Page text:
Takeaway: Immersive games that make us feel physically present in a virtual experience can lead to a state of mind called “flow,” which is linked to happiness and life satisfaction.
What’s all the fuss about “presence” in games (which, if you haven’t read my other posts, is the feeling of actually being there in a virtual world)? It’s become the holy grail of both gamers and game developers. Discussions about presence in games have become quite popular of late, given all the interest in virtual reality and the ability of new platforms to completely absorb and focus our attention to a crazy extent.
One reason achieving a sense of presence is so important is that it may lead to a state of mind colloquially called “being in the zone” or “flow.” Flow is when we become immersed, energized and fully focused in an activity that is pleasurable. We’re usually doing something that provides frequent feedback and is challenging but not overly difficult. We lose sense of time, “living in the moment,” and our self-conscious awareness and monitoring goes out the window. We may even ignore physical needs like hunger! Flow state can be reached in many ways, especially when our skills are being engaged — playing sports, writing a story, programming computer software, playing bridge, reading — but games produce a particularly conducive environment for flow when a sense of presence is high.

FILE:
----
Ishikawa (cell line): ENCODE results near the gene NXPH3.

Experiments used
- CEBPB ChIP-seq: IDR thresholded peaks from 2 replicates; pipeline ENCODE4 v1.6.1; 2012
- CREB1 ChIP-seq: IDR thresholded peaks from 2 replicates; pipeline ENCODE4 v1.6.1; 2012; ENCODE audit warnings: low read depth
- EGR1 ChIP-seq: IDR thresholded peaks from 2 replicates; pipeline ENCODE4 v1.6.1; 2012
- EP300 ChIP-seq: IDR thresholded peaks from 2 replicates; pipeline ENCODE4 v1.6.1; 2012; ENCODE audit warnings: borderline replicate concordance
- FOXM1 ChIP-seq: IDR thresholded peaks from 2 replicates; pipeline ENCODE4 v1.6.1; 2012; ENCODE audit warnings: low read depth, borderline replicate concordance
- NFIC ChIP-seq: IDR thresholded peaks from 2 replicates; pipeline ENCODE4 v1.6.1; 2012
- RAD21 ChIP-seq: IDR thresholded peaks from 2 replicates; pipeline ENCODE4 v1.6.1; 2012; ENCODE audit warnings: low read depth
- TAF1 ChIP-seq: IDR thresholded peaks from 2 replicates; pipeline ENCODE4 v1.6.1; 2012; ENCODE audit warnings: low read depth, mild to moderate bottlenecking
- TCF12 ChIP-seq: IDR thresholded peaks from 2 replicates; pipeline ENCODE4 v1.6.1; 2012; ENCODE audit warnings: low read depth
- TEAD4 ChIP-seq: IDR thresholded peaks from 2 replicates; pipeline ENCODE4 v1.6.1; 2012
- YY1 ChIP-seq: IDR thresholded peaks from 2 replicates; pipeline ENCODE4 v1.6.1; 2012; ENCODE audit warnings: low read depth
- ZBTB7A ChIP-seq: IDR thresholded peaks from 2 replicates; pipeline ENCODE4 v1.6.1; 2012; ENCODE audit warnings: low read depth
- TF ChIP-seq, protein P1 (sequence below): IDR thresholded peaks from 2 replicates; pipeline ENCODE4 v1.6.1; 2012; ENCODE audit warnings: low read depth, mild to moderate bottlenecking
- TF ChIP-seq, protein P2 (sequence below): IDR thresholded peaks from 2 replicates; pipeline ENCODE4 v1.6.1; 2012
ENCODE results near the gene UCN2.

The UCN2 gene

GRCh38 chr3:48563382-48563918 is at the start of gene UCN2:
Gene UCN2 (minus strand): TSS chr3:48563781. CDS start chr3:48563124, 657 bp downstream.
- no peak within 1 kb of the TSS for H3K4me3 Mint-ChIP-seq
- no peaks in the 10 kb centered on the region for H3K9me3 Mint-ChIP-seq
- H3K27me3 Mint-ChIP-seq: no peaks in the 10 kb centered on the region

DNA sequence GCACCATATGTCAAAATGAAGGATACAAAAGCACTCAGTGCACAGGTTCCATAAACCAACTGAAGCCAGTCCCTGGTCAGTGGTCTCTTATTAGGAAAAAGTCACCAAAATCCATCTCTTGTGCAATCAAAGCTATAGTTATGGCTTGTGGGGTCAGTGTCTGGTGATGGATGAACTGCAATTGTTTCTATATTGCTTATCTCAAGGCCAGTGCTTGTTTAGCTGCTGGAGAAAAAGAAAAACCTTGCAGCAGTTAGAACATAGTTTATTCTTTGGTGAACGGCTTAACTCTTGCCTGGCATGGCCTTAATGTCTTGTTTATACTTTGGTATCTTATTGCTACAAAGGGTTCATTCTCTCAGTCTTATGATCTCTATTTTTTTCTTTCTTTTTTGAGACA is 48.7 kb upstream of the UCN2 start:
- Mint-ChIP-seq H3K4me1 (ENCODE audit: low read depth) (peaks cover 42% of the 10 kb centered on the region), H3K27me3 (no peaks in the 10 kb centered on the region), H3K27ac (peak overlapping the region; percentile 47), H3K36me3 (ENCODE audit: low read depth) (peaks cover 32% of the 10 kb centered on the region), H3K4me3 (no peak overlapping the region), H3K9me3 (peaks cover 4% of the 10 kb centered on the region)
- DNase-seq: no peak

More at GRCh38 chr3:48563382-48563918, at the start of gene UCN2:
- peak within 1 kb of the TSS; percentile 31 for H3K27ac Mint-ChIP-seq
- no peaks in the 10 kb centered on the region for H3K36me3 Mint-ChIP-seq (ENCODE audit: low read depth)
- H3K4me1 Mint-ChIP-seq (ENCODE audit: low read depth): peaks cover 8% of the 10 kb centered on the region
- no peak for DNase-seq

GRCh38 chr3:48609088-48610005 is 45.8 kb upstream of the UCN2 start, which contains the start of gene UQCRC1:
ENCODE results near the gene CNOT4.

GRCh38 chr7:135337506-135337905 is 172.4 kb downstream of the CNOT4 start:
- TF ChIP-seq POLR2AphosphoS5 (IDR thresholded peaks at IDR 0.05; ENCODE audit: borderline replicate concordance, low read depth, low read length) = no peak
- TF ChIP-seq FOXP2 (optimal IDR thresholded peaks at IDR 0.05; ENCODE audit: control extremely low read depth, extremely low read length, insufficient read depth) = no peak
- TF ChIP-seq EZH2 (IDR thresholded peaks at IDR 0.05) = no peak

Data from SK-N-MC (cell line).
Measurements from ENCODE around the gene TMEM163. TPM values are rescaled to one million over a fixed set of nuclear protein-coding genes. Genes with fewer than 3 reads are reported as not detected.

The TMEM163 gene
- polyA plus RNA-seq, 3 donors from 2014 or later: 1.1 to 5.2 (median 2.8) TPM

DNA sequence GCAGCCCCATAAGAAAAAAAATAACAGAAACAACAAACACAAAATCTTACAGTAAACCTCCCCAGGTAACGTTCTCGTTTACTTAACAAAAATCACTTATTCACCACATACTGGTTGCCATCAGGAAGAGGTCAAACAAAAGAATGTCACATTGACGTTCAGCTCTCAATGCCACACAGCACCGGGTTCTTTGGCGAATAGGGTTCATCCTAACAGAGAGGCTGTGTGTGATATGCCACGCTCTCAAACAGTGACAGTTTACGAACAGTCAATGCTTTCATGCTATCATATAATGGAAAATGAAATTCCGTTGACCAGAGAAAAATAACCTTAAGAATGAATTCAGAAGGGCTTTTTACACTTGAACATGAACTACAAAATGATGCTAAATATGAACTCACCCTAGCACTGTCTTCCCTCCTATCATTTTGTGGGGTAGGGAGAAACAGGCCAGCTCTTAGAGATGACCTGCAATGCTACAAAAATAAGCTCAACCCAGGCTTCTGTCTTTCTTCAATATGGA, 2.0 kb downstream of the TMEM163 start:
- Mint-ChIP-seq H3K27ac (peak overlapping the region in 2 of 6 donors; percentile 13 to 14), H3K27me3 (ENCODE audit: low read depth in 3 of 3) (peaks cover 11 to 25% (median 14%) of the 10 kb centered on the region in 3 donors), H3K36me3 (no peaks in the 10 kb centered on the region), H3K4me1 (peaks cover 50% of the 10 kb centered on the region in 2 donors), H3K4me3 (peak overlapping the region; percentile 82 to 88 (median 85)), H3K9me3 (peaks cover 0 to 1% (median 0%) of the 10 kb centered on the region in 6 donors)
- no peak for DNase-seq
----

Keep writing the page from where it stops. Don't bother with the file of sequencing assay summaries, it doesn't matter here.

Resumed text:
For years, when we asked our Walmart customers why they play Legacy’s hidden object games, we would get the same response. “I want to relax, think about nothing, escape from my worries.” Little did I know, these customers were probably describing their flow state. Psychologists now believe that attaining flow, particularly because it comes about as a result of focused activity, is a crucial component of lifelong happiness.
In previous blogs on the topic of presence, I reviewed available research on how to influence presence and why people vary in their feelings of presence. Increasing the sense of presence in games turns out to be THE critical factor in achieving a flow state. Now, especially with the advent of virtual reality, game designers have the opportunity to turn us all into flow junkies.
Here’s a quick model summarizing my blogs on the topic of presence, and all the ways it is influenced and influences us.